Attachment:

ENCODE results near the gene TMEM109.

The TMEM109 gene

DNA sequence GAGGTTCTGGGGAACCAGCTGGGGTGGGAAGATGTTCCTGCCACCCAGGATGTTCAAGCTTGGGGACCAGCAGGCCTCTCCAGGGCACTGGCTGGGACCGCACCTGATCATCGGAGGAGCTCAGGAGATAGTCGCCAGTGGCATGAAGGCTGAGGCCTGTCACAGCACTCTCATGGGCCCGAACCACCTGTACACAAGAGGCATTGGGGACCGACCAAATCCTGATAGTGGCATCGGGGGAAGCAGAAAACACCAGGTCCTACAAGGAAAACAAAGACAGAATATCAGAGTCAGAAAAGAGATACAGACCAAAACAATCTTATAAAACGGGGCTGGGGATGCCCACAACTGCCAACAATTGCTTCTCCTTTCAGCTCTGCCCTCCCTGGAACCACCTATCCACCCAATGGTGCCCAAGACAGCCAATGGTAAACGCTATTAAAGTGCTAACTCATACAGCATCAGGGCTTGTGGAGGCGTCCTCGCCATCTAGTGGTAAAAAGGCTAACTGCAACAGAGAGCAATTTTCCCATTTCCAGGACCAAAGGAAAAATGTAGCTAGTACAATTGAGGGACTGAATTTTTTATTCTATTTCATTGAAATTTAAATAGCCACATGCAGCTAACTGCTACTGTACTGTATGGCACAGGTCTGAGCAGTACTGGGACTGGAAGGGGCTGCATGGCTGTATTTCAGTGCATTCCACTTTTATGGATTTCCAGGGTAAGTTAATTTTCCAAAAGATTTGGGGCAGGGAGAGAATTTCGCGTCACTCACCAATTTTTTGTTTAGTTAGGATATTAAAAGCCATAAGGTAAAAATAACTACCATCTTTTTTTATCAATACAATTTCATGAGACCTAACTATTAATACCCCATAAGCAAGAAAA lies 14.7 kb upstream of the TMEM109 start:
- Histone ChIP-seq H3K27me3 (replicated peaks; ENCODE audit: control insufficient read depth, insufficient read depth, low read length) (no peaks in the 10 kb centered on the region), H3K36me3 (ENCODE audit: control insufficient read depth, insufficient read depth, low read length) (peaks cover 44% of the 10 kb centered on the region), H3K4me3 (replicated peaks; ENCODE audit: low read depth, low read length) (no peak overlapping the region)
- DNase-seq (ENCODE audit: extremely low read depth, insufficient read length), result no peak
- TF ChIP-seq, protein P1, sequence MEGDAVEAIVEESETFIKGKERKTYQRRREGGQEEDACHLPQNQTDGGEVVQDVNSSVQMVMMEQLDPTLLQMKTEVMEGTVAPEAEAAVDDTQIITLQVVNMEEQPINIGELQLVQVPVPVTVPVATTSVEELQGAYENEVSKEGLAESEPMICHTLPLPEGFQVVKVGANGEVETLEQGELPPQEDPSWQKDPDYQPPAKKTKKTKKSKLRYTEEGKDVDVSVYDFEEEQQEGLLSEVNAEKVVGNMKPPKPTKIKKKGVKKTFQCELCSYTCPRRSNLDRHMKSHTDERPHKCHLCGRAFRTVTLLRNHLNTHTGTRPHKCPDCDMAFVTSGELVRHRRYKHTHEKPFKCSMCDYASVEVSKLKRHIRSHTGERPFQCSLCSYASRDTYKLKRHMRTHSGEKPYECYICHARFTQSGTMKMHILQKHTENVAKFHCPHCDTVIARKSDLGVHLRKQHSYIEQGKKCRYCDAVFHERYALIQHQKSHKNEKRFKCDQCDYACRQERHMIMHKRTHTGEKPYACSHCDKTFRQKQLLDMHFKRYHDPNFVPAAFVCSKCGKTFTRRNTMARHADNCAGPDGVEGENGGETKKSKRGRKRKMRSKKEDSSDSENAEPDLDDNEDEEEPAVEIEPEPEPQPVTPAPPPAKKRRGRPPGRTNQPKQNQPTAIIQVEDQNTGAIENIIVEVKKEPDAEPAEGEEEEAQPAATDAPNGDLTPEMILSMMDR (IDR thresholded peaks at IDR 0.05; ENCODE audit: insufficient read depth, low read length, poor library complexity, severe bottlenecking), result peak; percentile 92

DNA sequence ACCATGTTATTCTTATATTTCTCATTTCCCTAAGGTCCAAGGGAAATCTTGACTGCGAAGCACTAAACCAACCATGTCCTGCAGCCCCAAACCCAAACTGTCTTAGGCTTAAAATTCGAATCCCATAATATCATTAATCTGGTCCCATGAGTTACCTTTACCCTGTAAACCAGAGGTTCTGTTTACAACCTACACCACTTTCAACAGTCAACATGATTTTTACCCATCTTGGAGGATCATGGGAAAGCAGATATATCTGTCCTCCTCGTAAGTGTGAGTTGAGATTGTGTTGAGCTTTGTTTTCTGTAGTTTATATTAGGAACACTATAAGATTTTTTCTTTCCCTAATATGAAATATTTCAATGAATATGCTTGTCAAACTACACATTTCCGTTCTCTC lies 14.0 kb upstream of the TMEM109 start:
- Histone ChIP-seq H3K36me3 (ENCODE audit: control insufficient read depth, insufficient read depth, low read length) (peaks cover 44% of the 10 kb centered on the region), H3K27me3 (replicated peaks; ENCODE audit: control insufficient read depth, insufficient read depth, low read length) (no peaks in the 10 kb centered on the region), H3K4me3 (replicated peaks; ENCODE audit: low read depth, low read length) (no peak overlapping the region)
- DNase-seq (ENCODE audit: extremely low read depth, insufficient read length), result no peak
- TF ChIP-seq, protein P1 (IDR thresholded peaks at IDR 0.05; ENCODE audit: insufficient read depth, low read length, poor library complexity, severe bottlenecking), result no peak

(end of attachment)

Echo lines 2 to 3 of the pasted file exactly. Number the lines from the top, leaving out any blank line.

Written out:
The TMEM109 gene

DNA sequence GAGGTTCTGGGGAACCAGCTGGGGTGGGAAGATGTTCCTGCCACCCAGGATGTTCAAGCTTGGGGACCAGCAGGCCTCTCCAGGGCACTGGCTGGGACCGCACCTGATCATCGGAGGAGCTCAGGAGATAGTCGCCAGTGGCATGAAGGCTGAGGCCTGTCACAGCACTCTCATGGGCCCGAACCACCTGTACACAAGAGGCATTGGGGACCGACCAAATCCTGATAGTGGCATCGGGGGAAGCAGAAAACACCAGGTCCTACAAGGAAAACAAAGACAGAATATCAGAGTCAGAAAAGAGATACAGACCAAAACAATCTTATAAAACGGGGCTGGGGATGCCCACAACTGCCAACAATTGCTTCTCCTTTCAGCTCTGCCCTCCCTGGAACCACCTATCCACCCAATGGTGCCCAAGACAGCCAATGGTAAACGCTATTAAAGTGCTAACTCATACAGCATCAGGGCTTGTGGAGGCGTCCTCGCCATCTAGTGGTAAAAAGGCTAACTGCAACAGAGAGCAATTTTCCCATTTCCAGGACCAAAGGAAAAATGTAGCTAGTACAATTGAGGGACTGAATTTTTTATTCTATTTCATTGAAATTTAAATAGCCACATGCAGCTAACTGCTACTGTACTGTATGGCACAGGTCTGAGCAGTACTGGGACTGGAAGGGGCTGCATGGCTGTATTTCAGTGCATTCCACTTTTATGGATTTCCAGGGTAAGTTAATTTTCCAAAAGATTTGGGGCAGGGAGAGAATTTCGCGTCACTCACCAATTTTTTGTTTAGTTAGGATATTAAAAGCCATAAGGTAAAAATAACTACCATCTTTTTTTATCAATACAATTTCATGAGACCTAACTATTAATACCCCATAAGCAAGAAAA lies 14.7 kb upstream of the TMEM109 start: